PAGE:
Rules and regulations would be a constant problem. Queensland, the designated starting point, had one of the strictest approaches to Covid and when Silverwood and the T20 players arrived from Dubai they had to serve their quarantine on the other side of a metal fence from the Test specialists. Silverwood understandably found this an outrageous imposition. “Was this really necessary?” someone asked.
Near the end of the tour, Tom Harrison, ECB chief executive, said: “We’ve been negotiating almost on a daily basis with Cricket Australia to ensure common sense drives the decision-making.”
The preparation phase was little short of a disaster. Atrocious weather on the Gold Coast almost entirely wiped out the intra-squad matches. There was little media access to England training but Robert Craddock, a veteran local reporter, noted: “There was just a general lack of zest from the word go.”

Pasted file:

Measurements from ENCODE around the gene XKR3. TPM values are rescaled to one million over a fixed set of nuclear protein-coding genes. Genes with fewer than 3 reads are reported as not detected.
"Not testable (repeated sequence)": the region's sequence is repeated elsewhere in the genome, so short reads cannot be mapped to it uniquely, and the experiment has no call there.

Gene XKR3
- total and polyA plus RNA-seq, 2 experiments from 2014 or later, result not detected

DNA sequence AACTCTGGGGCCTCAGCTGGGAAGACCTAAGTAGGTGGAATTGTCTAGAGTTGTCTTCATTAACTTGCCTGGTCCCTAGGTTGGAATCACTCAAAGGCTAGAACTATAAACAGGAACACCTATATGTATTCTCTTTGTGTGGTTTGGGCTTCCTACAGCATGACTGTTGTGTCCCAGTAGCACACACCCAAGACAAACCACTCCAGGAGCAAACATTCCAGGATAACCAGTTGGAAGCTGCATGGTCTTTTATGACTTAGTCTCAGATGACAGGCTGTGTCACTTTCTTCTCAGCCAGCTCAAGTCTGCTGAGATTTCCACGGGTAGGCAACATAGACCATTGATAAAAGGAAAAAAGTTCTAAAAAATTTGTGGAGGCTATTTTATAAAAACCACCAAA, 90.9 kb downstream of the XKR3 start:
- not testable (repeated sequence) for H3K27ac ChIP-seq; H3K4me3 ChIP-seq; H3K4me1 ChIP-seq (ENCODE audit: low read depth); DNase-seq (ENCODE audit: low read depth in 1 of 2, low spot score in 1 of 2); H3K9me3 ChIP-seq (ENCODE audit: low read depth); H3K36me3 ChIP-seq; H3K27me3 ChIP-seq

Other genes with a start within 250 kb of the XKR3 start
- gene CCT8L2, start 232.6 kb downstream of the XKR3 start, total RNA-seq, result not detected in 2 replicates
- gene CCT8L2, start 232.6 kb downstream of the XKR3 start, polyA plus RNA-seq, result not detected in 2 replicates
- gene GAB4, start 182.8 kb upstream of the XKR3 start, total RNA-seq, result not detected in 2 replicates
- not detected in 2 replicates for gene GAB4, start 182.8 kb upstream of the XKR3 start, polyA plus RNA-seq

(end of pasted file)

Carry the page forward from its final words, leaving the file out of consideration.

Tricks were missed. An England Lions match against Australia A in Brisbane at the same time as the first Test could have been used to give some players game-time, but no one was summoned from the Test squad.
Meanwhile, most of Australia’s batsmen had got in a lot of Sheffield Shield cricket and were tracking nicely. Pat Cummins, Mitchell Starc and Josh Hazlewood were at the World T20 but this was not the handicap England had hoped. Cummins and Starc proved exceptional, and although Hazlewood broke down his replacements were better than anything England could muster. Scott Boland was a stunning addition.
Even the resignation of Tim Paine over a sexting scandal before the series did not hurt the hosts. Cummins, the new captain, effortlessly raised his game.